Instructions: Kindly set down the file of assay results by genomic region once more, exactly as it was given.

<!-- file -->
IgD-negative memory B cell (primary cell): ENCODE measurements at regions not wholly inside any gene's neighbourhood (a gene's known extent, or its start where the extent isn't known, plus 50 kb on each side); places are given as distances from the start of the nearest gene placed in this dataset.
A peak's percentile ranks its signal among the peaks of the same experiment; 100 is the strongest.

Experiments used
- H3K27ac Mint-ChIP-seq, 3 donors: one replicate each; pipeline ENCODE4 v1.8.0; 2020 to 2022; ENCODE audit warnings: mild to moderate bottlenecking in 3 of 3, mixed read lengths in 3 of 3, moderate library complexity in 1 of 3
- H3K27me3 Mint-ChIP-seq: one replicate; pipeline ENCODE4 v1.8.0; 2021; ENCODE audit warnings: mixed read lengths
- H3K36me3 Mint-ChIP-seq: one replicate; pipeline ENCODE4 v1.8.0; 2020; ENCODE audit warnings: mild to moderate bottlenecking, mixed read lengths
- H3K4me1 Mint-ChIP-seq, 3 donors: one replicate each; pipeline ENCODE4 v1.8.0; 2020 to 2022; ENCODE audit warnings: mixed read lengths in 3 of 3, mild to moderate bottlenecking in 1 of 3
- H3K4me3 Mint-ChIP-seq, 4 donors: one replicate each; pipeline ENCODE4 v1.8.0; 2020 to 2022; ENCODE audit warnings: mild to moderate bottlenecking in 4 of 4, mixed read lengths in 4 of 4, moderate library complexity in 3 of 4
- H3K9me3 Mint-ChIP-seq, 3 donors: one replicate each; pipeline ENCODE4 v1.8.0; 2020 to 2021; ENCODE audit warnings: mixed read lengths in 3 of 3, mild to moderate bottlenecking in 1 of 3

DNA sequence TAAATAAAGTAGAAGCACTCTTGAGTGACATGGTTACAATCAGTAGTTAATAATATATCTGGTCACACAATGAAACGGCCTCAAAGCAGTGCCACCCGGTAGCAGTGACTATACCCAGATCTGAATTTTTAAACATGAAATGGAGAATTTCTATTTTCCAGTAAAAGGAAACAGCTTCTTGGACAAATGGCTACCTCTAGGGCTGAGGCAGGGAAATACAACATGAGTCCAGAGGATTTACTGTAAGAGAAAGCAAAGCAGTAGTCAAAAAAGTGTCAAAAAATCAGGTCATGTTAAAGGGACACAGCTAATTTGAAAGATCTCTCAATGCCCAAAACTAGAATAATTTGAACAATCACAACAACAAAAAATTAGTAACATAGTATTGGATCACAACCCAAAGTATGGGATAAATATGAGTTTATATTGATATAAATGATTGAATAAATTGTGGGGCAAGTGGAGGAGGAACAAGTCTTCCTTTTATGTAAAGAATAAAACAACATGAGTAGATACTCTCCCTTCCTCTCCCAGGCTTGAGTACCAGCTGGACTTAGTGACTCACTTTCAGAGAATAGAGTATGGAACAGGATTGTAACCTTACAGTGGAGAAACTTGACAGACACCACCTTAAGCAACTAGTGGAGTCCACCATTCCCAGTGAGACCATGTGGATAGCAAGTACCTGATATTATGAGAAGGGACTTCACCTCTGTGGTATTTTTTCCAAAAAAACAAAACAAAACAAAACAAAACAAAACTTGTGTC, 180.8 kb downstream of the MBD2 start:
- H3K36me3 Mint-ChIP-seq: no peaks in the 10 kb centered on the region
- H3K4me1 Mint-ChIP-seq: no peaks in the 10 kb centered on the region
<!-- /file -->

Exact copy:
IgD-negative memory B cell (primary cell): ENCODE measurements at regions not wholly inside any gene's neighbourhood (a gene's known extent, or its start where the extent isn't known, plus 50 kb on each side); places are given as distances from the start of the nearest gene placed in this dataset.
A peak's percentile ranks its signal among the peaks of the same experiment; 100 is the strongest.

Experiments used
- H3K27ac Mint-ChIP-seq, 3 donors: one replicate each; pipeline ENCODE4 v1.8.0; 2020 to 2022; ENCODE audit warnings: mild to moderate bottlenecking in 3 of 3, mixed read lengths in 3 of 3, moderate library complexity in 1 of 3
- H3K27me3 Mint-ChIP-seq: one replicate; pipeline ENCODE4 v1.8.0; 2021; ENCODE audit warnings: mixed read lengths
- H3K36me3 Mint-ChIP-seq: one replicate; pipeline ENCODE4 v1.8.0; 2020; ENCODE audit warnings: mild to moderate bottlenecking, mixed read lengths
- H3K4me1 Mint-ChIP-seq, 3 donors: one replicate each; pipeline ENCODE4 v1.8.0; 2020 to 2022; ENCODE audit warnings: mixed read lengths in 3 of 3, mild to moderate bottlenecking in 1 of 3
- H3K4me3 Mint-ChIP-seq, 4 donors: one replicate each; pipeline ENCODE4 v1.8.0; 2020 to 2022; ENCODE audit warnings: mild to moderate bottlenecking in 4 of 4, mixed read lengths in 4 of 4, moderate library complexity in 3 of 4
- H3K9me3 Mint-ChIP-seq, 3 donors: one replicate each; pipeline ENCODE4 v1.8.0; 2020 to 2021; ENCODE audit warnings: mixed read lengths in 3 of 3, mild to moderate bottlenecking in 1 of 3

DNA sequence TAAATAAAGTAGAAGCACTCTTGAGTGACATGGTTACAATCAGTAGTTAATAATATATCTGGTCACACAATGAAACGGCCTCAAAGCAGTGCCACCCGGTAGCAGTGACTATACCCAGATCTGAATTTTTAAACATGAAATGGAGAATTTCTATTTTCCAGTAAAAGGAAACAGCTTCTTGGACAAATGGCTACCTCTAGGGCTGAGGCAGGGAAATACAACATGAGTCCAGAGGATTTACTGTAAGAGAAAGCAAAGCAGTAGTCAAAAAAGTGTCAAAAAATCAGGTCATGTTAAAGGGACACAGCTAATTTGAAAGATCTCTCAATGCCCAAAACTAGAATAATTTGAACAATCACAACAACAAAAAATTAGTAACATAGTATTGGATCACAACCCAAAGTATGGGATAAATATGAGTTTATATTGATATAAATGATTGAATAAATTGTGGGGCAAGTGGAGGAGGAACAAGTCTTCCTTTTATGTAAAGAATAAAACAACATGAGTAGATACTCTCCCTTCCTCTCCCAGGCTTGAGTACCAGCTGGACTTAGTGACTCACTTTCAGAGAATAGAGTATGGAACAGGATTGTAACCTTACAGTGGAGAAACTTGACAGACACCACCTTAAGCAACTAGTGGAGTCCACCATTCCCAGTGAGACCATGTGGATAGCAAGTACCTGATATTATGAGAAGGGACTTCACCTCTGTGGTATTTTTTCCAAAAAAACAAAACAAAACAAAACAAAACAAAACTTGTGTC, 180.8 kb downstream of the MBD2 start:
- H3K36me3 Mint-ChIP-seq: no peaks in the 10 kb centered on the region
- H3K4me1 Mint-ChIP-seq: no peaks in the 10 kb centered on the region